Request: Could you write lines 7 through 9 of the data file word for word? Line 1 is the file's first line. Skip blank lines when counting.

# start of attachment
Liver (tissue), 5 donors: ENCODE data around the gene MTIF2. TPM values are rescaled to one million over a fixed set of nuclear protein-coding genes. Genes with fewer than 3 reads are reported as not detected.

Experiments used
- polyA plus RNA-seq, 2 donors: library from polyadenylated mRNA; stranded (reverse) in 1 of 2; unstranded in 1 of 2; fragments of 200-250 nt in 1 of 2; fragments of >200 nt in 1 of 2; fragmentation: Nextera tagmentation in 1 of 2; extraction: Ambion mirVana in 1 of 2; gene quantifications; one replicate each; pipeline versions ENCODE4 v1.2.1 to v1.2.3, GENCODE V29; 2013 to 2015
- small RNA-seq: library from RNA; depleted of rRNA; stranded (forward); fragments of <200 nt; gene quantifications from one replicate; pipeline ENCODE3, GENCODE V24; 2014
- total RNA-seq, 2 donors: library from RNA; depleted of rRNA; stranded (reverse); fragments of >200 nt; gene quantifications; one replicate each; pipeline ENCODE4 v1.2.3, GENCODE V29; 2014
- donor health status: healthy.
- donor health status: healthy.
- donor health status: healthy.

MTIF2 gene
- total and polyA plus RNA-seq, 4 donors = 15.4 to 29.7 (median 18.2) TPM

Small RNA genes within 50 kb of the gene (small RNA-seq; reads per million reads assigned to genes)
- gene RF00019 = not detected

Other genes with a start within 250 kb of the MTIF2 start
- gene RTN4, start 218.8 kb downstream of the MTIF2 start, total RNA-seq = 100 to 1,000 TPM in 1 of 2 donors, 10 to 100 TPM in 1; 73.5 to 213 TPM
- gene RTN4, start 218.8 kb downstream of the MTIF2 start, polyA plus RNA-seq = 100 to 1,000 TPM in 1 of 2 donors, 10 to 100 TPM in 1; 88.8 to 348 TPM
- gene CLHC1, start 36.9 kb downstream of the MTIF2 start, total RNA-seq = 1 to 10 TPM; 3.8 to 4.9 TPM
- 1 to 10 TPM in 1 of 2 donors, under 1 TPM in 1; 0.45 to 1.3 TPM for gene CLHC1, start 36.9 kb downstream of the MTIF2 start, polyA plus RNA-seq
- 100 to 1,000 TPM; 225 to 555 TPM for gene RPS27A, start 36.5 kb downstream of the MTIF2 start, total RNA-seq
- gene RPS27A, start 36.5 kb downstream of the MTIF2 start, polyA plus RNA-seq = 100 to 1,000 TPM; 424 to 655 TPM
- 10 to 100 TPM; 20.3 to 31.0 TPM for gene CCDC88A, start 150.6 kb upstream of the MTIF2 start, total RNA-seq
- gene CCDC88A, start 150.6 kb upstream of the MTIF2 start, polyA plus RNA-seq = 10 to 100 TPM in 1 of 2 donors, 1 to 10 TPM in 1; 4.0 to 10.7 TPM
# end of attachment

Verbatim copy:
- donor health status: healthy.
- donor health status: healthy.

MTIF2 gene